Instead of me telling me “no I am useless”, or this and the other, I have got someone saying ‘No, you are a good Mum, you do a good job’, you know… so… it’s just… yes, that helps immensely. Life before ‘Family By Family’, was pretty [terrible], and now life is… as, it’s just going to get better-it’s as good as it can get for me at the moment.
What a turnaround! What a wonderful thing to be part of!
And bubbles did it!
Rather than turning up at a family’s house with our assertion of what the problem is – “your children are not going to school, we need to come up with a plan to get them there” – we get the seeking family to fill in a blank space. They write in a ‘bubble’ what they’d like to change about their life. We ask them to think of three things that might help produce that change and three good outcomes that are likely to emerge as that change is made. That is the start of change – from where the family is, to where the family wants to be.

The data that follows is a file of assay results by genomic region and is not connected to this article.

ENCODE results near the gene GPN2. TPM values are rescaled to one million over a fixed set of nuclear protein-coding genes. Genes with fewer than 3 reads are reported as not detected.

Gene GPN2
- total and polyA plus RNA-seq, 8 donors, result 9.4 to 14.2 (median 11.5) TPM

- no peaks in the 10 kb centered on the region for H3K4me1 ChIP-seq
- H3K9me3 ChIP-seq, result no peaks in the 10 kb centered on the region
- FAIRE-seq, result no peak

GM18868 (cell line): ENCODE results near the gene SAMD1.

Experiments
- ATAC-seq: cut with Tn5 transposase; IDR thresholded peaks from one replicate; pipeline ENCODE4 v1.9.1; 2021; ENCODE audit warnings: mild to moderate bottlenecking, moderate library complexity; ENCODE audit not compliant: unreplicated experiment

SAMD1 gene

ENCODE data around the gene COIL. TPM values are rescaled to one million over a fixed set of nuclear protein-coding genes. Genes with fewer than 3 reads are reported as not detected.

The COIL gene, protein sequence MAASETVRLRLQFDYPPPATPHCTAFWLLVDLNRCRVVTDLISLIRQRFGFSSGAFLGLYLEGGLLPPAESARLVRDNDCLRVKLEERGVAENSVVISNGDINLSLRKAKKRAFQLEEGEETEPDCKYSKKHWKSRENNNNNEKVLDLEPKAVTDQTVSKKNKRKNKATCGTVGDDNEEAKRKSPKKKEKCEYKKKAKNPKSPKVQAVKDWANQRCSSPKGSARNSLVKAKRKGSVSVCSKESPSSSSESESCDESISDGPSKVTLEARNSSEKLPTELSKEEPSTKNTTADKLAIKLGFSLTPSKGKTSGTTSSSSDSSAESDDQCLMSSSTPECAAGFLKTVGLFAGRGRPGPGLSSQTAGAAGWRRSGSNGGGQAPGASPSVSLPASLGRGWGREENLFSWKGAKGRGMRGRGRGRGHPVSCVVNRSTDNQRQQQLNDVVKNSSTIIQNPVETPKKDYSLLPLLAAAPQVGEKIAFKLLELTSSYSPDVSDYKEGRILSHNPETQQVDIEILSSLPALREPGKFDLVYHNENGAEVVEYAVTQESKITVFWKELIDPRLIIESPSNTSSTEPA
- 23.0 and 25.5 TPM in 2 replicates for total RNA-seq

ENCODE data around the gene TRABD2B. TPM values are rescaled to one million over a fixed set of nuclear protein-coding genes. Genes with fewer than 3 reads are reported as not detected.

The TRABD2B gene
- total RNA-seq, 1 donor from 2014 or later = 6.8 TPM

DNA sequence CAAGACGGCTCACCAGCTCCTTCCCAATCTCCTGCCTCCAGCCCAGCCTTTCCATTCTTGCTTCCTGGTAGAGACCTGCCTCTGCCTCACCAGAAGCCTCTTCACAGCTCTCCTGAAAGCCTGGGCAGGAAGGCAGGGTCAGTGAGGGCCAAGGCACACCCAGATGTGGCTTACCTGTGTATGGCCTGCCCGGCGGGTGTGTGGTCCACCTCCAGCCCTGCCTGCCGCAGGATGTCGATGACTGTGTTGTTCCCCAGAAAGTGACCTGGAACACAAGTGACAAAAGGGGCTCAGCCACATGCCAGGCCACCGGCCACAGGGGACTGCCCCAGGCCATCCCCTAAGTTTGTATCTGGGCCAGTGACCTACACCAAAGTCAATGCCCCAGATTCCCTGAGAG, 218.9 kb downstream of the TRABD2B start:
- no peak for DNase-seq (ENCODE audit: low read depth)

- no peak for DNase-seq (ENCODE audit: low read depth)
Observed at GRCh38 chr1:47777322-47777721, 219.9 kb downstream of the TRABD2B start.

The seeking and sharing family then measure progress against those goals as the link-up proceeds.
A critical thing I think is that those of us in the bureaucracy and policy community have tended to rest content on knowing THAT services should be oriented and built more around the needs of those they seek to serve. But that kind of talk, it turns out, doesn’t take you far to knowing HOW to do it.
At TACSI we really believe, and I think many of the families here believe, that Family by Family really is starting to show us the HOW.
One Seeking Family
• son 8 was difficult to manage but didn’t know what or why
• seeking family very isolated. Didn’t go out for fear of being unable able to manage son